One example of a potential problem area is the pre-authorizations that must be arranged for future care. If the appointments happen after October 1, they’ll need to be coded according to ICD-10, Oubre notes. Incidental, non-oncological care (eg, hypertension) will need to be coded too, a change from ICD-9; and also, requests on behalf of patients for financial assistance will have to be coded in ICD-10. “A lot of those companies are not going to roll over from ICD-9 to 10; some of them are going to require us to resubmit. I’m not sure most practices have thought about that,” Oubre says.
Stephen Grubbs, MD
Stephen Grubbs, MD, senior director of the Clinical Affairs Department at ASCO, says he believes that oncology practices are fairly well prepared for ICD-10 and that this is partly due to the fact that the delays in implementation have given them extra time to get their practices in alignment. He says that at this point, it’s essential for practices to test their training and their systems in advance of implementation.
“If you have a payer who is willing to let you do a test transaction, it’s probably worth your while to see if there are any bugs there before you go live on October 1.”
Grubbs, formerly of Medical Oncology Hematology Consultants, PA, in Newark, Delaware, also notes that now is the time to ask any questions of the available authorities. “What we anticipate is after October 1 problems will start popping up. There may be so many questions being asked of CMS or vendors that their ability to get back to you might be slower than you would like.”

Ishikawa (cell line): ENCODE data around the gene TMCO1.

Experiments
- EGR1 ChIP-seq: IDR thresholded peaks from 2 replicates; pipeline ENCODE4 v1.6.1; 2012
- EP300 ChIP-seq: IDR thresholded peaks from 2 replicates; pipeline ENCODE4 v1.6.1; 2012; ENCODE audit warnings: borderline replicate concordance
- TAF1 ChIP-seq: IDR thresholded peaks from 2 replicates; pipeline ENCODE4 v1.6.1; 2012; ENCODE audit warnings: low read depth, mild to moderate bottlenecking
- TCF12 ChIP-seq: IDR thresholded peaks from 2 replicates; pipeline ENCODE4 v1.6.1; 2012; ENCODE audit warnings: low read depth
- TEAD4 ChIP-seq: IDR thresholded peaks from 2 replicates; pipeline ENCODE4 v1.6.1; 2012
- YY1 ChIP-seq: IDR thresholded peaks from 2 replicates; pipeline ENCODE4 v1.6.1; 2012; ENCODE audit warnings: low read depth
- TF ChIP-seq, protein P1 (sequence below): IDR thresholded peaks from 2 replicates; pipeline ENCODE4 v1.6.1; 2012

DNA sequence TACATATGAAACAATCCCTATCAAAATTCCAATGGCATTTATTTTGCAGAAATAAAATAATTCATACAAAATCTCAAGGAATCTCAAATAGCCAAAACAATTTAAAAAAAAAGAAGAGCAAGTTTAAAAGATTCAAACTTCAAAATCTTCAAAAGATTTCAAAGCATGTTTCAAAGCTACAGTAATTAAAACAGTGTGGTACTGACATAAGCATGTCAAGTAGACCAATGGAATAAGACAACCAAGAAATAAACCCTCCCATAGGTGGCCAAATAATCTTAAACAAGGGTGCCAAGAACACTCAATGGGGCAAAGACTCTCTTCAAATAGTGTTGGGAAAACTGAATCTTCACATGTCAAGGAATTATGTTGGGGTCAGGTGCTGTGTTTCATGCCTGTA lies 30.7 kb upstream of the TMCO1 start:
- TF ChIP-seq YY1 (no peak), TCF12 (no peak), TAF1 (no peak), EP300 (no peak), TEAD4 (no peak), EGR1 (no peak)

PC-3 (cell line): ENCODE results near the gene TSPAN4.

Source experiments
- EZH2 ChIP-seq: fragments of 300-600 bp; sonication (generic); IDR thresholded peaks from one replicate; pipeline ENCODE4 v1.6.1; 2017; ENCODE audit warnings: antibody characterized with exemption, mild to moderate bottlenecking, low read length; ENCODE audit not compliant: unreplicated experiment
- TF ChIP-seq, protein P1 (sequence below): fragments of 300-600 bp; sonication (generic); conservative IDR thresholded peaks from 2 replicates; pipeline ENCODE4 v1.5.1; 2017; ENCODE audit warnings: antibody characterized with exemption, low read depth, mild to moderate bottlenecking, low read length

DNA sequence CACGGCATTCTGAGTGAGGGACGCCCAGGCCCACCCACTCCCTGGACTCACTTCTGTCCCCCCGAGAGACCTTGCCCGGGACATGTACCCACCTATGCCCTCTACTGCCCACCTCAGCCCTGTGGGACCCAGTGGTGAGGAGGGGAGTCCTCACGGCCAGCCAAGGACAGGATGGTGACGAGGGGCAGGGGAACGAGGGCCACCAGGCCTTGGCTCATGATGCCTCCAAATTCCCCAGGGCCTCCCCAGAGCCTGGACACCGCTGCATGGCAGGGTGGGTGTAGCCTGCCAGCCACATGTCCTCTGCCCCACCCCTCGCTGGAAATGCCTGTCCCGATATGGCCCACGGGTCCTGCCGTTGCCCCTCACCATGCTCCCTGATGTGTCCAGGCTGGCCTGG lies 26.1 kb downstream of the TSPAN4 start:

Like Oubre, Grubbs notes that there is significantly more refinement associated with ICD-10 reporting. He thinks that entering detail into the electronic health record (EHR) will be simple enough, but it will require vigilance and care to get it right. “You’ve just got to be very careful on the details in your EHR to make it easier for your billing folks to pick the right codes.”
In some cases, ICD-10 will make it easier to bill more accurately than before, he says. “Clearly the ICD-10 coding is much more accurate in hematological malignancies, such as leukemia and lymphoma and myelodysplastic syndrome, where we used to have this overarching diagnosis, and now they’ve actually split them out into really what the diseases are,” Grubbs says.
“On the other hand, there are areas where you just scratch your head.” He notes that in cases of breast cancer, it’s now necessary to choose a billing code according to the exact part of the breast that has the primary tumor. “This detail doesn’t really add anything to my assessment of the disease and its outcome, whereas in other cases, the coding is actually more accurate than it used to be, so it’s really a mixed bag.”
In the same bag, you will likely find more than one case of pre-implementation butterflies, for which there may even be a code.
“The one plus,” says Oubre, “is that we’re small. I can interact with every single person on my staff daily and very easily; whereas if we had a larger staff, I would worry that some things might slip through the cracks. Having our staff aware that they can call my cell phone or text me is part of that interaction that, I think, at the end of the day, helps to ease the anxiety.”